Qiagen of Hilden, Germany, has received US Patent No. 6,861,231, “Suppression of cross-reactivity and non-specific binding by antibodies using protein A.” The invention describes the structure, formation, and use of blocked antibodies, especially those blocked with Protein A, or active fragments it. Such blocked antibodies can achieve significant reduction in both specific cross-reaction and non-specific interaction, according to the patent, thereby increasing specificity and reactivity with targeted antigenic sites. The invention can be used in a microarray comprising a solid support attached to several blocked immunoglobulins. Such microarrays may be present as beads or microparticles and may be composed of porous or non-porous materials.

Yale University of New Haven, Conn., has received US Patent No. 6,861,222, “Nucleic acid detection using structured probes.” The patent covers compositions and a method for detection of nucleic acid sequences. The method uses a structured probe to distinguish between sequences. Structured probes are bifunctional molecules where one functions as a probe to a target nucleic acid sequence, the other one as a detection sequence to facilitate detection of the probe. Structured probes include a detection sequence, sequence complementary to a target sequence, and sequences that form duplex regions. The duplex region is stable unless the probe hybridizes to the target sequence. The method involves hybridizing the structured probe to a target sequence and detecting the detection sequence on the structured probe. The method is applicable to various areas, including RNA expression profiling and molecular haplotyping. Preferred uses include SNP detection on microarrays, on DNA fibers, and on genomic DNA arrays; RNA expression profiling; and molecular haplotyping.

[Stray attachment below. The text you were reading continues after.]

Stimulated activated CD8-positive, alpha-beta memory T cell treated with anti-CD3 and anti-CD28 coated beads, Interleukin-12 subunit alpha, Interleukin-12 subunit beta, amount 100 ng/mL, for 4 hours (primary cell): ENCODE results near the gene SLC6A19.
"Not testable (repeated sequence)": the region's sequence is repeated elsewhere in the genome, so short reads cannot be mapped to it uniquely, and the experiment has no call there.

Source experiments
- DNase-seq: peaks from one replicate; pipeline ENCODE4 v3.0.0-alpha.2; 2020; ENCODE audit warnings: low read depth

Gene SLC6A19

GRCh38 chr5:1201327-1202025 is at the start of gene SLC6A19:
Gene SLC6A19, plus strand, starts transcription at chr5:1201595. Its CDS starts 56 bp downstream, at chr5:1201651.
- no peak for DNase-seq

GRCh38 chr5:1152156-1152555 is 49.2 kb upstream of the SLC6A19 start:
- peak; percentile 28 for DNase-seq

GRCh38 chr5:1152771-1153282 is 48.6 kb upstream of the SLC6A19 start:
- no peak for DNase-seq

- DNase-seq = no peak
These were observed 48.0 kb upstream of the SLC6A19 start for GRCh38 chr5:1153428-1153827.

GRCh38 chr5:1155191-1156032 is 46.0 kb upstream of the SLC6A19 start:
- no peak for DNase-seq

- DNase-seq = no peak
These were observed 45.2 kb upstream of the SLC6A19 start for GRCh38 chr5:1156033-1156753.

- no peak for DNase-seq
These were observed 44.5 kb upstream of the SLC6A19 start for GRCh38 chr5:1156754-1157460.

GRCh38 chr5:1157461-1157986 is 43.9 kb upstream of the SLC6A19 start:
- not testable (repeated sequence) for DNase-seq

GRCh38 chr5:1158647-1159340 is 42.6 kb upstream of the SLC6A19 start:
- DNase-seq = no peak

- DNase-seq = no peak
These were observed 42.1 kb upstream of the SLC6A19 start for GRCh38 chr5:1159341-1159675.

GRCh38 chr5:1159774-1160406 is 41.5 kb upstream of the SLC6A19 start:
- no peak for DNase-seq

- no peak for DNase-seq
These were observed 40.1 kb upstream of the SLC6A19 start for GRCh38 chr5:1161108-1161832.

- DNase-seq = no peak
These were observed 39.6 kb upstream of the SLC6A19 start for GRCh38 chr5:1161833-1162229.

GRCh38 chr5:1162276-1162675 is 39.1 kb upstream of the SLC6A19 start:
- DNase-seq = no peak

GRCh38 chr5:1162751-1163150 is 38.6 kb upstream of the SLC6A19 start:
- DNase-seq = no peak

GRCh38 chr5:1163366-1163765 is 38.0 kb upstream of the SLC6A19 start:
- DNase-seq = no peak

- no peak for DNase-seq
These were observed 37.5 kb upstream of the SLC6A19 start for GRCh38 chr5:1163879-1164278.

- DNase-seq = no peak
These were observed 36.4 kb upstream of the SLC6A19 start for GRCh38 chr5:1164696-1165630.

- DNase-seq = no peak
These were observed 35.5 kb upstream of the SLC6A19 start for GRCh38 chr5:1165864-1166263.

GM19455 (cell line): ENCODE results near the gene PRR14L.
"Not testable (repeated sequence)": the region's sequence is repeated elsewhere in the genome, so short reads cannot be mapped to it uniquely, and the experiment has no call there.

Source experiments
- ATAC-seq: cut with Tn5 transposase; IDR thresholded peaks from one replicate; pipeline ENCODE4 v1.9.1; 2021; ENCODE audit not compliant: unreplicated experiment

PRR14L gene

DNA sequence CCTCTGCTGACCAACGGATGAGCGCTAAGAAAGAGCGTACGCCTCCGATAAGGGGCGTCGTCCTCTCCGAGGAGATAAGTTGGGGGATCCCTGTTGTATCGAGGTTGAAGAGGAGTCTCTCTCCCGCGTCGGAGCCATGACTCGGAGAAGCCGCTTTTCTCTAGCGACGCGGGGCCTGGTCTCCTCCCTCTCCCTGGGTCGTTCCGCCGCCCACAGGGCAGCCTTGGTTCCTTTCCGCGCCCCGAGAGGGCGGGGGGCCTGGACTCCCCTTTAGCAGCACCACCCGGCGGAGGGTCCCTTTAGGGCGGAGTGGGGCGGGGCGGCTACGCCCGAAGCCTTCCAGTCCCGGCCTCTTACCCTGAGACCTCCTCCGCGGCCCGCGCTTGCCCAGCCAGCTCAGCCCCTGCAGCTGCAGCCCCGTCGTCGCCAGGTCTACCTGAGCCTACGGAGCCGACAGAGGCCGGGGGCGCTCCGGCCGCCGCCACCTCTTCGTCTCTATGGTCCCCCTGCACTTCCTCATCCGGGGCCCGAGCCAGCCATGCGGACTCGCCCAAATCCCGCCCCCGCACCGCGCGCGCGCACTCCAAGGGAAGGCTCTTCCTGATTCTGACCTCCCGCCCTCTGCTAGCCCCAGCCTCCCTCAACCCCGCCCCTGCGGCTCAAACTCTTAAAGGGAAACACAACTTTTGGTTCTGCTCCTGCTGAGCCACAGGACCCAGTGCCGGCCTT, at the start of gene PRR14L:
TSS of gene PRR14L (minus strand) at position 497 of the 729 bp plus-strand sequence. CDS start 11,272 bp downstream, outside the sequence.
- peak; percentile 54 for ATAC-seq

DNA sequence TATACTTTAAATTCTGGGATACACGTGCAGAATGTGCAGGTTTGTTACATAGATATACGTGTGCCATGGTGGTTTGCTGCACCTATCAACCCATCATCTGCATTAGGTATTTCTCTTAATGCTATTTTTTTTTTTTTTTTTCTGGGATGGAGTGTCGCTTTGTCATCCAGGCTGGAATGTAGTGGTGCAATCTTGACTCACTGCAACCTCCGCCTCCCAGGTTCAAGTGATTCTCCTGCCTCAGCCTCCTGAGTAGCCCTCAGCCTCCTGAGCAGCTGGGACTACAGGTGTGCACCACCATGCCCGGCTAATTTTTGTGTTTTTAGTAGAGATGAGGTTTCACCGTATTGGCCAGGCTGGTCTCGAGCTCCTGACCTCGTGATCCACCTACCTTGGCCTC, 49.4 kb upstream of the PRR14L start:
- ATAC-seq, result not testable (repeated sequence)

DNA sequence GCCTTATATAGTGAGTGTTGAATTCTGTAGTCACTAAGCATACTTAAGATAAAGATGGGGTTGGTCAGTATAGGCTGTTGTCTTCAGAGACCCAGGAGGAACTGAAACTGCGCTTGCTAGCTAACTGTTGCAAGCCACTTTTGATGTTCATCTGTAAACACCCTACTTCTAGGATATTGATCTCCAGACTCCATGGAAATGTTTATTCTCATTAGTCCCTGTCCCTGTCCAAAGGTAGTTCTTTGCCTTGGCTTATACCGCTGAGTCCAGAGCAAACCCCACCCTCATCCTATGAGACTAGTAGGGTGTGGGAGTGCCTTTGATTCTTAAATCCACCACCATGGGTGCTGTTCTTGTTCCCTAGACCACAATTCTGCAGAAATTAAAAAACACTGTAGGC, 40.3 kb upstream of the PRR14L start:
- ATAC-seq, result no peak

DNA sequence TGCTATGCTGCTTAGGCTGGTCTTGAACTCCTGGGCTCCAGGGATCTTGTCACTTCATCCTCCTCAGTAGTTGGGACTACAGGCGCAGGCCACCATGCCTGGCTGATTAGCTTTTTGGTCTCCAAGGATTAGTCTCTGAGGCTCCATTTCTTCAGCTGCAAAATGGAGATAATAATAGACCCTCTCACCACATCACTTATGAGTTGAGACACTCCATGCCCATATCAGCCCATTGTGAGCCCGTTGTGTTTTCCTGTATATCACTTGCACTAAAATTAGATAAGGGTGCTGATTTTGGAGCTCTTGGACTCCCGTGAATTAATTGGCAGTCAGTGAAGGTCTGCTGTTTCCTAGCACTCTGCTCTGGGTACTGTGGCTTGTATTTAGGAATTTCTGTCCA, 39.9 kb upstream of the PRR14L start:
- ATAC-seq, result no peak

The Scan

Pig Organ Transplants Considered

The Wall Street Journal reports that the US Food and Drug Administration may soon allow clinical trials that involve transplanting pig organs into humans.

'Poo-Bank' Proposal

Harvard Medical School researchers suggest people should bank stool samples when they are young to transplant when they later develop age-related diseases.

Spurred to Develop Again

New Scientist reports that researchers may have uncovered why about 60 percent of in vitro fertilization embryos stop developing.

Science Papers Examine Breast Milk Cell Populations, Cerebral Cortex Cellular Diversity, Micronesia Population History

In Science this week: unique cell populations found within breast milk, 100 transcriptionally distinct cell populations uncovered in the cerebral cortex, and more.